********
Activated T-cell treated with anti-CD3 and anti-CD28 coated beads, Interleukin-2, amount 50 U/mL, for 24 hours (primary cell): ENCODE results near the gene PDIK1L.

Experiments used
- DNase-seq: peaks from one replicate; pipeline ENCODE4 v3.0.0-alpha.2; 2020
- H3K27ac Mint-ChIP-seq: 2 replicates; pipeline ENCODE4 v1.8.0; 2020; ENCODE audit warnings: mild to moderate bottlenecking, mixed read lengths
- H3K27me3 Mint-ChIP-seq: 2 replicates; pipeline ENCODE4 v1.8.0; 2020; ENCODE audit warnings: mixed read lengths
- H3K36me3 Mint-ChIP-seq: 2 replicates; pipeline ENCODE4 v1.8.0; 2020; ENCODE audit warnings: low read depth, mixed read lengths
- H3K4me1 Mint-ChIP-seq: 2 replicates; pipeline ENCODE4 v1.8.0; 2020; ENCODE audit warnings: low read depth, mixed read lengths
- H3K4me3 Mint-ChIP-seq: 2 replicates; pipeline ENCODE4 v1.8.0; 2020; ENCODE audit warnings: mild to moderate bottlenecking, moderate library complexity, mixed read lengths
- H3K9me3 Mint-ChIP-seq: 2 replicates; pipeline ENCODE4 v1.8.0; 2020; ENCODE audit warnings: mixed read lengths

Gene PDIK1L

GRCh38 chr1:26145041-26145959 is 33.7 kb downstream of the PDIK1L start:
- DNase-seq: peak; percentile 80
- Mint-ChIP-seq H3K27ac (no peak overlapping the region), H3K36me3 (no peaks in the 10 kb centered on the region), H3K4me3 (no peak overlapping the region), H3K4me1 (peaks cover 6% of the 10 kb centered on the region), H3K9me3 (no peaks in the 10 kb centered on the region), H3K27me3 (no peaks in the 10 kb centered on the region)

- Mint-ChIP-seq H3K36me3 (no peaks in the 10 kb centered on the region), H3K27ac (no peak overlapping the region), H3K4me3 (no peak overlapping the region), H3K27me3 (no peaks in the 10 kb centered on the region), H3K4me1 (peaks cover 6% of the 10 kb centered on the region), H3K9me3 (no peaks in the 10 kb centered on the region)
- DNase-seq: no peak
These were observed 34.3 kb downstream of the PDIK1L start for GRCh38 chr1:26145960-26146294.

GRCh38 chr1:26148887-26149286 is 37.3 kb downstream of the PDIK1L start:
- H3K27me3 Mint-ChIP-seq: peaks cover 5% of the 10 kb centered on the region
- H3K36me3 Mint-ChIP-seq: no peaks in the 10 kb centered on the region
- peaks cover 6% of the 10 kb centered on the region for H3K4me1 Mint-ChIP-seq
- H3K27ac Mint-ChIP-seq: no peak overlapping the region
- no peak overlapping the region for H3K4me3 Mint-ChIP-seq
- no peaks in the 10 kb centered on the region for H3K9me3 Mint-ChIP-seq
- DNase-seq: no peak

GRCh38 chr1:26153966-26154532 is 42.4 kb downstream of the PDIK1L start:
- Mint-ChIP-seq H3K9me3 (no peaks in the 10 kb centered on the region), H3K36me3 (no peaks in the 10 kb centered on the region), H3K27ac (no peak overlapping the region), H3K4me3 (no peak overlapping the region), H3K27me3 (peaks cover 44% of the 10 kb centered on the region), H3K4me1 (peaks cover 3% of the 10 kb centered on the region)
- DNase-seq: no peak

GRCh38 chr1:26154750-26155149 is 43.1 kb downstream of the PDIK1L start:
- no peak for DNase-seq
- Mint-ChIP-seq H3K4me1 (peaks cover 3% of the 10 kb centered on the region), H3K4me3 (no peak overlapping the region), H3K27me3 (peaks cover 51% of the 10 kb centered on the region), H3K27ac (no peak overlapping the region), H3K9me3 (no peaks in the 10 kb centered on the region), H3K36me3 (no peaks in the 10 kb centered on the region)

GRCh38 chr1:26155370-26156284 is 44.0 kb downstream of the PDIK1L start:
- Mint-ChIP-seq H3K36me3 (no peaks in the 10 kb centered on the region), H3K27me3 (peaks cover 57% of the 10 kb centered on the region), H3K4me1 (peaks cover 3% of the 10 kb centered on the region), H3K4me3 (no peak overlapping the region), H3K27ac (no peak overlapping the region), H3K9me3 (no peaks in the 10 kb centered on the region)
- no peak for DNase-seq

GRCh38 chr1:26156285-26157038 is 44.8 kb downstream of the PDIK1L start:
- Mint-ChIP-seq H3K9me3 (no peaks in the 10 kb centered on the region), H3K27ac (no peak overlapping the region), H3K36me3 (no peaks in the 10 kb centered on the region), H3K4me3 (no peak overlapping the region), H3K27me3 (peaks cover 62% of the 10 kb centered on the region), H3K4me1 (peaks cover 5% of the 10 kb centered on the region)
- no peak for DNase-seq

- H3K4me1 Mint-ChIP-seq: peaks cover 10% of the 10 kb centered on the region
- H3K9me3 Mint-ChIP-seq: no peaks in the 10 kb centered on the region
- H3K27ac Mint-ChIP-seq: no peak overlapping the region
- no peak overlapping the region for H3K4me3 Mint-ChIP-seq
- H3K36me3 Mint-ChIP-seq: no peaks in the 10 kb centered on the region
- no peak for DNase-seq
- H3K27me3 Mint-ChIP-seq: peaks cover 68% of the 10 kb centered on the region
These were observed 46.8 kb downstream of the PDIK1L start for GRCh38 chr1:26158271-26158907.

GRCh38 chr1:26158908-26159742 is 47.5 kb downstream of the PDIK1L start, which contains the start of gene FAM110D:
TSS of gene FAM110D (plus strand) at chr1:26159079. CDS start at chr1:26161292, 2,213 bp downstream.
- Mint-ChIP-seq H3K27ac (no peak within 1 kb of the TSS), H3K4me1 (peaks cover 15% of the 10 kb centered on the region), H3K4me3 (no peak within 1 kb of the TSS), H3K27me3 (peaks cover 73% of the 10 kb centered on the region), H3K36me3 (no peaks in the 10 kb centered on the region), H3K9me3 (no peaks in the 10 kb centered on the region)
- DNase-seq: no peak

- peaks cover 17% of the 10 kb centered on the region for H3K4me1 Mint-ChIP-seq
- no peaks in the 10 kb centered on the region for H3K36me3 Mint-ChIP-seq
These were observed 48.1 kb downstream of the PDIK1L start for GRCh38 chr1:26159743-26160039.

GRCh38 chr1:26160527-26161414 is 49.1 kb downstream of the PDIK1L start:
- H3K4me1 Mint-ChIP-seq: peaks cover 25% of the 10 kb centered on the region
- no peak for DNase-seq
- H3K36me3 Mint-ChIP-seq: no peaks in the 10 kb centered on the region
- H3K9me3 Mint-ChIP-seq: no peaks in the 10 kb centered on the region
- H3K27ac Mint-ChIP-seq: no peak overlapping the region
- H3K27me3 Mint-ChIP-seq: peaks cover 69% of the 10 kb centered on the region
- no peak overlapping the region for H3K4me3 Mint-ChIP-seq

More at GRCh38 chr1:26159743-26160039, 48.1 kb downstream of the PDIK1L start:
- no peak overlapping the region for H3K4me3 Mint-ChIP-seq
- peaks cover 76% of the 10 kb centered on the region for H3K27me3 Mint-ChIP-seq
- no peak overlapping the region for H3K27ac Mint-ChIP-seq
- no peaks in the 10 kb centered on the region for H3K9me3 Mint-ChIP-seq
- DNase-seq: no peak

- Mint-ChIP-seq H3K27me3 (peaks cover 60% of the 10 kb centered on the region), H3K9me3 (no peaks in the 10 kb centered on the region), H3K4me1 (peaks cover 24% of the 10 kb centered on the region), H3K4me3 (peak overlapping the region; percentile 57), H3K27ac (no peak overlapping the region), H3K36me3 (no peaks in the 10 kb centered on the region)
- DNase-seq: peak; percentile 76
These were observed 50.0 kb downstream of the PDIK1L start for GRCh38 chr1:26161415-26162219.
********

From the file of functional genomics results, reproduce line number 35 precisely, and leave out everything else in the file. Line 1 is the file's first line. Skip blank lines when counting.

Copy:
- Mint-ChIP-seq H3K9me3 (no peaks in the 10 kb centered on the region), H3K27ac (no peak overlapping the region), H3K36me3 (no peaks in the 10 kb centered on the region), H3K4me3 (no peak overlapping the region), H3K27me3 (peaks cover 62% of the 10 kb centered on the region), H3K4me1 (peaks cover 5% of the 10 kb centered on the region)